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The Craft

The ultimate resource for alcohol beverage news, trends and reports for bars, distributors and suppliers.

  • by: Maggie Mahar
  • 26 min read

Are Food Halls The New Food Trucks?

When Food Trucks first burst onto the culinary scene, you’d have thought they were gonna bankrupt the restaurant industry. In the early 2010s, we were entering food truck saturation. Since then, a new contender has proudly entered the ring: the food hall. The food hall can be thought of as the food court’s trendier, updated cousin. If you’re in any vaguely metropolitan area of the United States, you’re sure to find a food hall. They’re poised to be the hottest new thing (since Food Trucks), but is the Food Hall built to last? Or, are they just another five-year trend that will eventually run its course? Today, we’re gonna poke around the world of food halls to see what’s what.


So, what exactly is a food hall, anyways? They’re modern. They’re typically upscale (ish), and they’re often found in urban areas. Food halls offer a variety of well-made, curated-by-someone types of cuisine, all under a single roof. There’s really no limits to what can be served in a food hall: poke bowls, barbecue, gelato, and mildly-boozy cocktails are all food hall mainstays. Typically, many of the stands/counters/restaurants found in a food hall are locally-owned businesses, giving small-name restauranteurs a chance to serve to the masses. All in all, the food hall is a genuinely appealing concept, with a world of benefits for everyone involved.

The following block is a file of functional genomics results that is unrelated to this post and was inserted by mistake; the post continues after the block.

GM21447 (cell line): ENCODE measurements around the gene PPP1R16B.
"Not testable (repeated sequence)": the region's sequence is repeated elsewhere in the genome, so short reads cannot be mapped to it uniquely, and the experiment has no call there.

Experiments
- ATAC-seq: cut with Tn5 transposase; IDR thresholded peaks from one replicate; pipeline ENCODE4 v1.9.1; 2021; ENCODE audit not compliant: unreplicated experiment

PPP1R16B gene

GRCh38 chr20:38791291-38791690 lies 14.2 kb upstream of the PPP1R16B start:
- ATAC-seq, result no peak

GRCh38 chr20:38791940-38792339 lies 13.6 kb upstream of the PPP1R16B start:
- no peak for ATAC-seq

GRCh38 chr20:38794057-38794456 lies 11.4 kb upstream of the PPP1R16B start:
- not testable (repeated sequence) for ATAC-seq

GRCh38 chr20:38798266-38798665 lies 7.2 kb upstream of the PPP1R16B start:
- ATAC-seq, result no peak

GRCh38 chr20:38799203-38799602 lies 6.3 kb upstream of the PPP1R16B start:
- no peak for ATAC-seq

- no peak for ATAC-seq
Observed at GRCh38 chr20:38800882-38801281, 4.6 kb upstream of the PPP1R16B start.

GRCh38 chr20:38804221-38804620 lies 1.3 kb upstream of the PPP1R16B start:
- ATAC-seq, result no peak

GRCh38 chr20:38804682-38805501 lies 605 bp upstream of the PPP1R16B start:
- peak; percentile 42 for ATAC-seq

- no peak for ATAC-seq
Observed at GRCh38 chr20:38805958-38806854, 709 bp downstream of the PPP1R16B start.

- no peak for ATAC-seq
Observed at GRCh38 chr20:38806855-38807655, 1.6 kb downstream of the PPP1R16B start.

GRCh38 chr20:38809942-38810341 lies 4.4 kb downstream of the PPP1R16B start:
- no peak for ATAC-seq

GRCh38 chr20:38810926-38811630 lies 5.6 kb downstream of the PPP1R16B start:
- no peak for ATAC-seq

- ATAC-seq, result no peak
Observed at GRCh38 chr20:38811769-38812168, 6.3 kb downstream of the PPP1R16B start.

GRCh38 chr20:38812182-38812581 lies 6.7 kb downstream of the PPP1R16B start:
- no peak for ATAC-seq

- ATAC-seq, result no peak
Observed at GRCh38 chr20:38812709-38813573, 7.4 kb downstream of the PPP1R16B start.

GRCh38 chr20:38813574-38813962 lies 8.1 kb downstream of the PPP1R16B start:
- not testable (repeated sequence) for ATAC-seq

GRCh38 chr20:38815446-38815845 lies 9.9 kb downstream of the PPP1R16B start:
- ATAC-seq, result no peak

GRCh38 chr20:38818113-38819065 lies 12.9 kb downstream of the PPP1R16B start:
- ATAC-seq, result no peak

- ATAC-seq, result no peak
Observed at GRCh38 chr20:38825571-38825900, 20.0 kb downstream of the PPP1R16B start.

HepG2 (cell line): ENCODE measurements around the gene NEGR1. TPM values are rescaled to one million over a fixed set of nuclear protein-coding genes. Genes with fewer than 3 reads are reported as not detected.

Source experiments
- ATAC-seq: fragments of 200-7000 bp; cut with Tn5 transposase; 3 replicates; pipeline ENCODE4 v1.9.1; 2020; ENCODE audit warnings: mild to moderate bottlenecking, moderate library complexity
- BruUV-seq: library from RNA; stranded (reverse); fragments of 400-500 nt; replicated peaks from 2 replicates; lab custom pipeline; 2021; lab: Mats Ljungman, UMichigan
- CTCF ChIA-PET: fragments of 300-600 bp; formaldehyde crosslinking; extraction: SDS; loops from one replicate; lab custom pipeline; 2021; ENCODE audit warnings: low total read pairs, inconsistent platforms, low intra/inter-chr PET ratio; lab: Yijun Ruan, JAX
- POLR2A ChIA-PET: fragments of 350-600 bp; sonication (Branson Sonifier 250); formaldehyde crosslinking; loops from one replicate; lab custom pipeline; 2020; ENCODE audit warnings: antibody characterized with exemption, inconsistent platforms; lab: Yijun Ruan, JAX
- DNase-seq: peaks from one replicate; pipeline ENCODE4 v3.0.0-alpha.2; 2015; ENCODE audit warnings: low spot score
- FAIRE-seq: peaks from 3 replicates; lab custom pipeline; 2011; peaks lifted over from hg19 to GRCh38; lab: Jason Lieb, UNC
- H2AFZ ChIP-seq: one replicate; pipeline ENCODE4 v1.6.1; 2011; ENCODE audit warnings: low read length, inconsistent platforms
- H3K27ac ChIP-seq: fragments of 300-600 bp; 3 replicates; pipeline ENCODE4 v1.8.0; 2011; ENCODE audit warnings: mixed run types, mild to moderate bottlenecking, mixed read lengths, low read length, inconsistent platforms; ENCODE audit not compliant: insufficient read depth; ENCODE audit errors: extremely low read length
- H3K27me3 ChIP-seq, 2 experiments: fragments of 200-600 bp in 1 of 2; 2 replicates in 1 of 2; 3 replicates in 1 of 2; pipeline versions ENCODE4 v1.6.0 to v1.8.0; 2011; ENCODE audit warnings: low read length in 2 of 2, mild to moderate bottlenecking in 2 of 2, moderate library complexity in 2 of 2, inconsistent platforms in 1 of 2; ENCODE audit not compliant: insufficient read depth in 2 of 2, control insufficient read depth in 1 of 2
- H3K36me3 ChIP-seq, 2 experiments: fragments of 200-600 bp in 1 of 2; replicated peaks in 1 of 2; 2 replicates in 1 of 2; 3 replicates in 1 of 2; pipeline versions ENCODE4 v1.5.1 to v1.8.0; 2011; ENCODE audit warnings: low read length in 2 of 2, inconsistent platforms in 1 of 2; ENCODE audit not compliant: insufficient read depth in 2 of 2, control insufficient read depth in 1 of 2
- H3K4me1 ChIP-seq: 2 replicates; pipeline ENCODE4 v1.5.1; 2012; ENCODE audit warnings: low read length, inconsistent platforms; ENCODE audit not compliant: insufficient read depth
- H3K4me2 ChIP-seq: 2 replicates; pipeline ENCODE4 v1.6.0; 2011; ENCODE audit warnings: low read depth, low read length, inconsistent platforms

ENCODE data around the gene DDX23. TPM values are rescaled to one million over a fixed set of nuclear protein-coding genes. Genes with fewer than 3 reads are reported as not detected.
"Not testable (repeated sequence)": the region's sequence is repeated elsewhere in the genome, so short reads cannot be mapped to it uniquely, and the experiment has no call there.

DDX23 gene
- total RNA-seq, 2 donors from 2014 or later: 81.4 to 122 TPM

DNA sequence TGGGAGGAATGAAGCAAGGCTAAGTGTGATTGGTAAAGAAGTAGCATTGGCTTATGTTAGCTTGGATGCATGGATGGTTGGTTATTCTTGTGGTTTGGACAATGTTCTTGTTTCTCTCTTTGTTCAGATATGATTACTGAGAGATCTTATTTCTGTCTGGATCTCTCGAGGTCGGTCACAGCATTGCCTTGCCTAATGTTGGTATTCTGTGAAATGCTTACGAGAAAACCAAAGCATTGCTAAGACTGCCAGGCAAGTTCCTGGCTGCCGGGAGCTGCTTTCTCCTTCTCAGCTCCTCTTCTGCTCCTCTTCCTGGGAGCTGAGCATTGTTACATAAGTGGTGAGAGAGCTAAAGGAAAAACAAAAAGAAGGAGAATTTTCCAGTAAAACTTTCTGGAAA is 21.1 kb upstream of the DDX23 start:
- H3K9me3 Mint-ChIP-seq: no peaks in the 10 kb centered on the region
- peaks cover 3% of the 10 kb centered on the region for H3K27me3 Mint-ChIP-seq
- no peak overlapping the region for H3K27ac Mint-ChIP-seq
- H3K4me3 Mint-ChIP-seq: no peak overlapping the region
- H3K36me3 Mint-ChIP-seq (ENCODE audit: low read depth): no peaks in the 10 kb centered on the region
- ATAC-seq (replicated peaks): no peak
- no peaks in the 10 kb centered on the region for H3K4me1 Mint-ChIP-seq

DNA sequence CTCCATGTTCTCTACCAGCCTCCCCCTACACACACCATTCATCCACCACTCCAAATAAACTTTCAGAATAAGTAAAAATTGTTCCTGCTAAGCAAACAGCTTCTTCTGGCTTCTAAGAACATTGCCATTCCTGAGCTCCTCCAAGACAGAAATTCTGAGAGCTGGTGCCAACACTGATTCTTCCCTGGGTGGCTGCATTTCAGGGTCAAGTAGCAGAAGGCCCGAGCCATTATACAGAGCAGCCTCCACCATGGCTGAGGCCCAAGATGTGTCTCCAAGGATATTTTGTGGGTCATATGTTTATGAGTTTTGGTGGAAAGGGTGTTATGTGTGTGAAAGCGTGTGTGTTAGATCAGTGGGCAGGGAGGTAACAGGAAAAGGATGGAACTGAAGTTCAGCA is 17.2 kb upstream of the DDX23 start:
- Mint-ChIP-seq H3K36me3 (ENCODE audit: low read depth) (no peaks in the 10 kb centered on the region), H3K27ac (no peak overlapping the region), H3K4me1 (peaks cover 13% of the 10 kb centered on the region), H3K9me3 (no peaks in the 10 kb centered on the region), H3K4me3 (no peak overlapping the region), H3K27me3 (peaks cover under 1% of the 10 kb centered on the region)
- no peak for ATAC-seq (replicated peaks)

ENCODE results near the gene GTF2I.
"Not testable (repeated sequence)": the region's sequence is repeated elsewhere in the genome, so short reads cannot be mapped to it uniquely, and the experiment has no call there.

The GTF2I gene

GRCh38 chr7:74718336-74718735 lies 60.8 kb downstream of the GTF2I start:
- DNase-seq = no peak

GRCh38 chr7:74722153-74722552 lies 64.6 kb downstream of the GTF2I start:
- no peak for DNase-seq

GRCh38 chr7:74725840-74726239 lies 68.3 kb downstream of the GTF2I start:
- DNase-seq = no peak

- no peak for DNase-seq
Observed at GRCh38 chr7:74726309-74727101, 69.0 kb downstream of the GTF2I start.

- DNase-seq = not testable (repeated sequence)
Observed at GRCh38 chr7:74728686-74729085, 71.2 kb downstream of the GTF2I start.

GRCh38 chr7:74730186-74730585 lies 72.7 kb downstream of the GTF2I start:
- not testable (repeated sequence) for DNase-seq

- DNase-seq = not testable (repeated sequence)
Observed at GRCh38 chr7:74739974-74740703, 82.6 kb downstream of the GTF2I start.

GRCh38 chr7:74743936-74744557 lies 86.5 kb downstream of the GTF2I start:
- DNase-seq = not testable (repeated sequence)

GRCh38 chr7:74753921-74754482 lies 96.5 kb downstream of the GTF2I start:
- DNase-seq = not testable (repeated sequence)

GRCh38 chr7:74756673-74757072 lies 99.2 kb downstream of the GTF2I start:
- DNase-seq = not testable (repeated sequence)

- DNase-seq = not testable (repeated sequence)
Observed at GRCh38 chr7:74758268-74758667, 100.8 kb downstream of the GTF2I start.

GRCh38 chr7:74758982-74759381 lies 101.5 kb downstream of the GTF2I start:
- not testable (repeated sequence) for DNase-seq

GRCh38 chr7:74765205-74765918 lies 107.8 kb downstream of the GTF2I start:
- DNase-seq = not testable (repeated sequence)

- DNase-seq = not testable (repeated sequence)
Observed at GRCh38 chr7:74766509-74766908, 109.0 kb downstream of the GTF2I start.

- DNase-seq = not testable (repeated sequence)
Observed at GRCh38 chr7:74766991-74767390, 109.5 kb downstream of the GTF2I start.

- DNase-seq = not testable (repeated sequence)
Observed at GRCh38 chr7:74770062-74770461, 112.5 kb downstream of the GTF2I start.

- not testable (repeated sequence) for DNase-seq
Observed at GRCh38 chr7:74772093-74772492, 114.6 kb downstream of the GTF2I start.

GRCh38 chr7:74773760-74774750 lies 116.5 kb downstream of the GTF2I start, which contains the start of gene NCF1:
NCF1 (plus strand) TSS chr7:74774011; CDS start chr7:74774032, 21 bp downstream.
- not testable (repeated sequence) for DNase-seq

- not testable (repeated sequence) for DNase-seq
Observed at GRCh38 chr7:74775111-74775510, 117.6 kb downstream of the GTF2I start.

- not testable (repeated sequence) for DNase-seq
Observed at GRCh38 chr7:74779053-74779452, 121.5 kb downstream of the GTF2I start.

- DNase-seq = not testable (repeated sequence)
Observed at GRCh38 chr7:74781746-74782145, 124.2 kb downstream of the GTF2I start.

It’s like the difference between owning a home and owning a condo.

Just like food trucks offer a lower-overhead alternative to opening your own restaurant, food halls present similar benefits. Chefs don’t need to cope with the ever-rising rents in trendy, downtown areas, and can let someone else take care of the FOH operations almost entirely. It’s a relatively low-maintenance endeavor to open in a food hall.


“It’s like the difference between owning a home and owning a condo,” Barry Sorkin, of Smoque BBQ, which can be found in Chicago’s Revival food hall, told the Chicago Tribune. "In a condo, you don't have to worry about fixing the roof. At Revival, we show up and prep and serve, and most everything else is taken care of."


Smaller staff, smaller menu, smaller everything -- all with reliable traffic. Food halls are basically busy every day they’re open, with consistent traffic Monday through Friday. They’re super convenient for city-dwelling urbanites who want quality food in a casual setting. If you’ve got a food hall near your place of employment, you may have 10 or 12 lunch options every day. As well, a good food hall basically ticks all the ‘trendy’ boxes. Local, somewhat boutique, Instagram-friendly. They fill the consumer demand while offering a near-turnkey solution for local restauranteurs. We’re hardly the first to notice the appeal, though.